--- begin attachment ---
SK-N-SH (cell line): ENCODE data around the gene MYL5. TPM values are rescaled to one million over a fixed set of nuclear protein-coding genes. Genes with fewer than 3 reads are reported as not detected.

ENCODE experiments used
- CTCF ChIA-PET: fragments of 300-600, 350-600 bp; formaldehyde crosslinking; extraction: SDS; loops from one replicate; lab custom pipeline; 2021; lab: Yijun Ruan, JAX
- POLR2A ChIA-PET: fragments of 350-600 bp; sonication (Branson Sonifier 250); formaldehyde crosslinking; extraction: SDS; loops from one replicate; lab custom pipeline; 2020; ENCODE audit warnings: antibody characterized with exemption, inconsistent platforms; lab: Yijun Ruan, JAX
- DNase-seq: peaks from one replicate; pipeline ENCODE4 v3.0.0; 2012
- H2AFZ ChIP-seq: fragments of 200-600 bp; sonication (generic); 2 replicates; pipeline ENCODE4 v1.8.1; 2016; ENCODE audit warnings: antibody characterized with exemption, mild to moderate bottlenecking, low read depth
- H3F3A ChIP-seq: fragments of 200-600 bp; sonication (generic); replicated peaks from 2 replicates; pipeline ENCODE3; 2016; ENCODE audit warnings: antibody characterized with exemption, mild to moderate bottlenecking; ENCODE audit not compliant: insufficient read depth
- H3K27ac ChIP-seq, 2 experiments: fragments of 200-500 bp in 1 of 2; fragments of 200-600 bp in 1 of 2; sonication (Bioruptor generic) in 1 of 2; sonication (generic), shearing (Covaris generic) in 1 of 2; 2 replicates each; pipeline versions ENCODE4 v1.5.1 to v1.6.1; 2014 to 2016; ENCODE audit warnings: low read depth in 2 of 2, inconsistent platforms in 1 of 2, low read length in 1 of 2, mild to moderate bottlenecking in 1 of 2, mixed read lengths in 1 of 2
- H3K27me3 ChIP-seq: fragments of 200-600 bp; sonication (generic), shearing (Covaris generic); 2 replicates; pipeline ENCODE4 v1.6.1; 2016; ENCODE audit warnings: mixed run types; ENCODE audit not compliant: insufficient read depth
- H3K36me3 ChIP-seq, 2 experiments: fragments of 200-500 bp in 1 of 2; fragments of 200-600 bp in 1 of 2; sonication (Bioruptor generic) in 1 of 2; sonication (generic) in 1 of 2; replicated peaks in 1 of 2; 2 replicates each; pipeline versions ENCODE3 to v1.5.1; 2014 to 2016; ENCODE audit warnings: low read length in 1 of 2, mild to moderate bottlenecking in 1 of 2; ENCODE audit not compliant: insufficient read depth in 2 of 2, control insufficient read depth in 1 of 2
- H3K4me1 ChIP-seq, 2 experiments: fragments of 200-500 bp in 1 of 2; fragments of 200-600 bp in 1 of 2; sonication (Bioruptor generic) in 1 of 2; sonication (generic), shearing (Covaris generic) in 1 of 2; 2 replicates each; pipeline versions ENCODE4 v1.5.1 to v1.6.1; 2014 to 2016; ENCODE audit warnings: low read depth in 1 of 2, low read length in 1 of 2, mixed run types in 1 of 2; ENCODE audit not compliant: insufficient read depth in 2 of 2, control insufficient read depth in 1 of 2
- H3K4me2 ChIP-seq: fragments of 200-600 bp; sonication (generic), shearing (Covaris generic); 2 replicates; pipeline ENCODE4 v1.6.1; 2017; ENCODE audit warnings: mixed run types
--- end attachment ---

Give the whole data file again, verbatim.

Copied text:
SK-N-SH (cell line): ENCODE data around the gene MYL5. TPM values are rescaled to one million over a fixed set of nuclear protein-coding genes. Genes with fewer than 3 reads are reported as not detected.

ENCODE experiments used
- CTCF ChIA-PET: fragments of 300-600, 350-600 bp; formaldehyde crosslinking; extraction: SDS; loops from one replicate; lab custom pipeline; 2021; lab: Yijun Ruan, JAX
- POLR2A ChIA-PET: fragments of 350-600 bp; sonication (Branson Sonifier 250); formaldehyde crosslinking; extraction: SDS; loops from one replicate; lab custom pipeline; 2020; ENCODE audit warnings: antibody characterized with exemption, inconsistent platforms; lab: Yijun Ruan, JAX
- DNase-seq: peaks from one replicate; pipeline ENCODE4 v3.0.0; 2012
- H2AFZ ChIP-seq: fragments of 200-600 bp; sonication (generic); 2 replicates; pipeline ENCODE4 v1.8.1; 2016; ENCODE audit warnings: antibody characterized with exemption, mild to moderate bottlenecking, low read depth
- H3F3A ChIP-seq: fragments of 200-600 bp; sonication (generic); replicated peaks from 2 replicates; pipeline ENCODE3; 2016; ENCODE audit warnings: antibody characterized with exemption, mild to moderate bottlenecking; ENCODE audit not compliant: insufficient read depth
- H3K27ac ChIP-seq, 2 experiments: fragments of 200-500 bp in 1 of 2; fragments of 200-600 bp in 1 of 2; sonication (Bioruptor generic) in 1 of 2; sonication (generic), shearing (Covaris generic) in 1 of 2; 2 replicates each; pipeline versions ENCODE4 v1.5.1 to v1.6.1; 2014 to 2016; ENCODE audit warnings: low read depth in 2 of 2, inconsistent platforms in 1 of 2, low read length in 1 of 2, mild to moderate bottlenecking in 1 of 2, mixed read lengths in 1 of 2
- H3K27me3 ChIP-seq: fragments of 200-600 bp; sonication (generic), shearing (Covaris generic); 2 replicates; pipeline ENCODE4 v1.6.1; 2016; ENCODE audit warnings: mixed run types; ENCODE audit not compliant: insufficient read depth
- H3K36me3 ChIP-seq, 2 experiments: fragments of 200-500 bp in 1 of 2; fragments of 200-600 bp in 1 of 2; sonication (Bioruptor generic) in 1 of 2; sonication (generic) in 1 of 2; replicated peaks in 1 of 2; 2 replicates each; pipeline versions ENCODE3 to v1.5.1; 2014 to 2016; ENCODE audit warnings: low read length in 1 of 2, mild to moderate bottlenecking in 1 of 2; ENCODE audit not compliant: insufficient read depth in 2 of 2, control insufficient read depth in 1 of 2
- H3K4me1 ChIP-seq, 2 experiments: fragments of 200-500 bp in 1 of 2; fragments of 200-600 bp in 1 of 2; sonication (Bioruptor generic) in 1 of 2; sonication (generic), shearing (Covaris generic) in 1 of 2; 2 replicates each; pipeline versions ENCODE4 v1.5.1 to v1.6.1; 2014 to 2016; ENCODE audit warnings: low read depth in 1 of 2, low read length in 1 of 2, mixed run types in 1 of 2; ENCODE audit not compliant: insufficient read depth in 2 of 2, control insufficient read depth in 1 of 2
- H3K4me2 ChIP-seq: fragments of 200-600 bp; sonication (generic), shearing (Covaris generic); 2 replicates; pipeline ENCODE4 v1.6.1; 2017; ENCODE audit warnings: mixed run types